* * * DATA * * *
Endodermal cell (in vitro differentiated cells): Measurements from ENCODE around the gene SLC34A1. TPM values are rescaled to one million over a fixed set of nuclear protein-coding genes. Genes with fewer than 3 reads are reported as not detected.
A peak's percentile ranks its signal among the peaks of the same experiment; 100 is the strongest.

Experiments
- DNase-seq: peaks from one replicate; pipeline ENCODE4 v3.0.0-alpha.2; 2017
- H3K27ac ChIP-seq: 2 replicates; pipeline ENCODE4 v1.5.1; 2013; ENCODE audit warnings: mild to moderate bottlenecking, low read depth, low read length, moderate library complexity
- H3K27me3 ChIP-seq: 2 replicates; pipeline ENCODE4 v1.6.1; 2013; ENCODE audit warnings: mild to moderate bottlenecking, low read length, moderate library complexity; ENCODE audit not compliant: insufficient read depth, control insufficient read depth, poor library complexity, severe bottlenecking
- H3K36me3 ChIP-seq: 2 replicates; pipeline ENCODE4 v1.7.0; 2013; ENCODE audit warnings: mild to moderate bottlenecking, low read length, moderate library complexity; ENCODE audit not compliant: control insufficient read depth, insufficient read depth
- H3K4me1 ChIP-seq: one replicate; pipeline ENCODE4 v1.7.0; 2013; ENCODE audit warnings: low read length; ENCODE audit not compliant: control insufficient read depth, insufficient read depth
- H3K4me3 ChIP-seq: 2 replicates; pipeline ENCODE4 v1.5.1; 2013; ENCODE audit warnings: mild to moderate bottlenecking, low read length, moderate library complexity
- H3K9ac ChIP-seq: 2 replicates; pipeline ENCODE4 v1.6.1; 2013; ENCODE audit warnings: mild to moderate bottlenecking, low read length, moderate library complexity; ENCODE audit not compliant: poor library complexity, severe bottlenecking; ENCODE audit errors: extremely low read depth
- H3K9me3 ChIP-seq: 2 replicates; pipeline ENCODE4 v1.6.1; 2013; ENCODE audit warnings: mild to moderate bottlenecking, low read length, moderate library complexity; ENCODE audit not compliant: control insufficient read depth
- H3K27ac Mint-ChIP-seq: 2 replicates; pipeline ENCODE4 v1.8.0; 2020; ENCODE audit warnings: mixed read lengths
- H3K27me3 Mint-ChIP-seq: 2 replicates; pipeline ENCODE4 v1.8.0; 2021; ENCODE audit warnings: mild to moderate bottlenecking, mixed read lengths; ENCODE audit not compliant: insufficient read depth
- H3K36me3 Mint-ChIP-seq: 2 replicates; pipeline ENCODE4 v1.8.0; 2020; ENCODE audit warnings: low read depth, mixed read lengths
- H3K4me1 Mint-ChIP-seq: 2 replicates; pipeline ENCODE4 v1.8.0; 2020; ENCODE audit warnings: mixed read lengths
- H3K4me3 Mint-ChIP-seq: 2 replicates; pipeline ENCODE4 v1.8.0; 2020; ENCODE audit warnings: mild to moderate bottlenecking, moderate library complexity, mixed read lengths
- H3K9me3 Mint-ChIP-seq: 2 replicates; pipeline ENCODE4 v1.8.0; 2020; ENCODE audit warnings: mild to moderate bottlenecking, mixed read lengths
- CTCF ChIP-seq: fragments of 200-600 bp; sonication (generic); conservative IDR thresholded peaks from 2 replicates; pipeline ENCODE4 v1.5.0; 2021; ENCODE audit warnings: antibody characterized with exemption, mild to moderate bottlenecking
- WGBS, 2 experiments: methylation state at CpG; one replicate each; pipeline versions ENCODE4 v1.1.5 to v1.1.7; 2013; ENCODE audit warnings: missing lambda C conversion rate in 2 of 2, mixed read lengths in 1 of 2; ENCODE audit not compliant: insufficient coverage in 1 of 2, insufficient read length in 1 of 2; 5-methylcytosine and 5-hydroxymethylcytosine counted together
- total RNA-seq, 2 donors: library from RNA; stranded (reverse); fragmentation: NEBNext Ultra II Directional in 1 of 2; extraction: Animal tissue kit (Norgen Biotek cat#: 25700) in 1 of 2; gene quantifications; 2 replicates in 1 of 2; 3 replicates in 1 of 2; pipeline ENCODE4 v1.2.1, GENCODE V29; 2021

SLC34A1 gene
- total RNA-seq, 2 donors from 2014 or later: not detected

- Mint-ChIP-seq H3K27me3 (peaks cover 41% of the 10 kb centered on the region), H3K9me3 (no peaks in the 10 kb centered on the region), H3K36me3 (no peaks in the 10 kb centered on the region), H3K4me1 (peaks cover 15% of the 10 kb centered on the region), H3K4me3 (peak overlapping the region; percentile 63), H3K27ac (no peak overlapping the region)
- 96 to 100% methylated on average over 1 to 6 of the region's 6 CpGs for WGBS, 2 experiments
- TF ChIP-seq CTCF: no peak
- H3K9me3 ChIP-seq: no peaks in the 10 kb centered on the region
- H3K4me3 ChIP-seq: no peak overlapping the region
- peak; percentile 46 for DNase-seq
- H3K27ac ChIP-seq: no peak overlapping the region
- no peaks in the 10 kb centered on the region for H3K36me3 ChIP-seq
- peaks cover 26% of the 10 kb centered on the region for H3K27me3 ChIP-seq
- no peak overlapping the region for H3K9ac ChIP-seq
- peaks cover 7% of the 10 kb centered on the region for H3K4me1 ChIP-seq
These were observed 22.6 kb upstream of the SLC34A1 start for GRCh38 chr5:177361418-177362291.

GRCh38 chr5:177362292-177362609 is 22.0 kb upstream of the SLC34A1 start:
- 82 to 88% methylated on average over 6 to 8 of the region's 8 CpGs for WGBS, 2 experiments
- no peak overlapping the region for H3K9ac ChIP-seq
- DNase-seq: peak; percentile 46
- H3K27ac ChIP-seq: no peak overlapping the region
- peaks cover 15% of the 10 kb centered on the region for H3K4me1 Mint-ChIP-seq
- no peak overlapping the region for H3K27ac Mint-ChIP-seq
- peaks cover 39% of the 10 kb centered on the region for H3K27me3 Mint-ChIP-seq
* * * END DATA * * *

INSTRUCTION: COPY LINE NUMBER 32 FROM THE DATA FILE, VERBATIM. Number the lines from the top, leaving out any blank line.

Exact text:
- no peak overlapping the region for H3K9ac ChIP-seq